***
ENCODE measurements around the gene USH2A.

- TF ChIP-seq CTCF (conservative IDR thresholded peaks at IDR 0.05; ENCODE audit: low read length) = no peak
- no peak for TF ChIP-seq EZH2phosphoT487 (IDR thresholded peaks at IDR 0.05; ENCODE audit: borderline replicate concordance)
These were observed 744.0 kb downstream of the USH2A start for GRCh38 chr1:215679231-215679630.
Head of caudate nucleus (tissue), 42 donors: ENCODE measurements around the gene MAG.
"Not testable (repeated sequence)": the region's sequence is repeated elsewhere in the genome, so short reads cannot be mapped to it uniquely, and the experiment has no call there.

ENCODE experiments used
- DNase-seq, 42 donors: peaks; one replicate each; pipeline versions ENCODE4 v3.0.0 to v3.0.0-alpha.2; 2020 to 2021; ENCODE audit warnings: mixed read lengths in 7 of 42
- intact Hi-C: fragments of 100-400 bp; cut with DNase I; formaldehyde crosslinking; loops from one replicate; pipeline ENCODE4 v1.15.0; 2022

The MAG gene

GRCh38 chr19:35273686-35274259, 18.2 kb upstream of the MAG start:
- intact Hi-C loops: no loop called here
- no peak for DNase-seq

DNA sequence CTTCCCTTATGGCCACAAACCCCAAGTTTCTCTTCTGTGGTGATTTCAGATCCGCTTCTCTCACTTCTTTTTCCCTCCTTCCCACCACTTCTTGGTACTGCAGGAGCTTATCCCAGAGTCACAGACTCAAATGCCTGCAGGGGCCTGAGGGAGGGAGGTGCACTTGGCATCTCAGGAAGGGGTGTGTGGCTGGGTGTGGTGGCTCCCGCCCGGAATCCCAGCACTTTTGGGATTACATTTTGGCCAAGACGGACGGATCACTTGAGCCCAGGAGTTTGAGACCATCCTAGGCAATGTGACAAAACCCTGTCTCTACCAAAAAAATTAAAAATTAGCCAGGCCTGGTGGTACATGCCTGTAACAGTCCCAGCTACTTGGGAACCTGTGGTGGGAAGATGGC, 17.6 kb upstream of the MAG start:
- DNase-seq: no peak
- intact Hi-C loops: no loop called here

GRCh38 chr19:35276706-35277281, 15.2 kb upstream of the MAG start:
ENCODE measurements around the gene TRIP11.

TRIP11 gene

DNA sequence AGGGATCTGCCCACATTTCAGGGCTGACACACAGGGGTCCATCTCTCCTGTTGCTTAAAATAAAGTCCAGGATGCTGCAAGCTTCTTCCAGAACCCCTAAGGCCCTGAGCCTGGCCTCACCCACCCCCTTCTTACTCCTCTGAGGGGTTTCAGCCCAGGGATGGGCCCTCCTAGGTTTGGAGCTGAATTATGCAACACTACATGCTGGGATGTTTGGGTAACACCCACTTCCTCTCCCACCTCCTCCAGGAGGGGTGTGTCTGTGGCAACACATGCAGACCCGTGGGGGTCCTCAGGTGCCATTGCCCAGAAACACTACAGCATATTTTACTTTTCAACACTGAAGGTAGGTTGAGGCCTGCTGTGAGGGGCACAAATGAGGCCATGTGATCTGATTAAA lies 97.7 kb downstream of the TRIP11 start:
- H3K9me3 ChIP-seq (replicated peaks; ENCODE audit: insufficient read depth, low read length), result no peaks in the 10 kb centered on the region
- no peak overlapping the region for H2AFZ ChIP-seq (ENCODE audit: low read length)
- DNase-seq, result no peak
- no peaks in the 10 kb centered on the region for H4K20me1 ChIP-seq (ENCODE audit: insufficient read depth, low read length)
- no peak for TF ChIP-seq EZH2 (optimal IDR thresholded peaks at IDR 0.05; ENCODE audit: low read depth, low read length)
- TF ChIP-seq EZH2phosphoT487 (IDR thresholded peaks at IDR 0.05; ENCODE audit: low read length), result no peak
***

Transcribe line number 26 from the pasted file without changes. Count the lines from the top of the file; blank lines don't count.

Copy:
- TF ChIP-seq EZH2phosphoT487 (IDR thresholded peaks at IDR 0.05; ENCODE audit: low read length), result no peak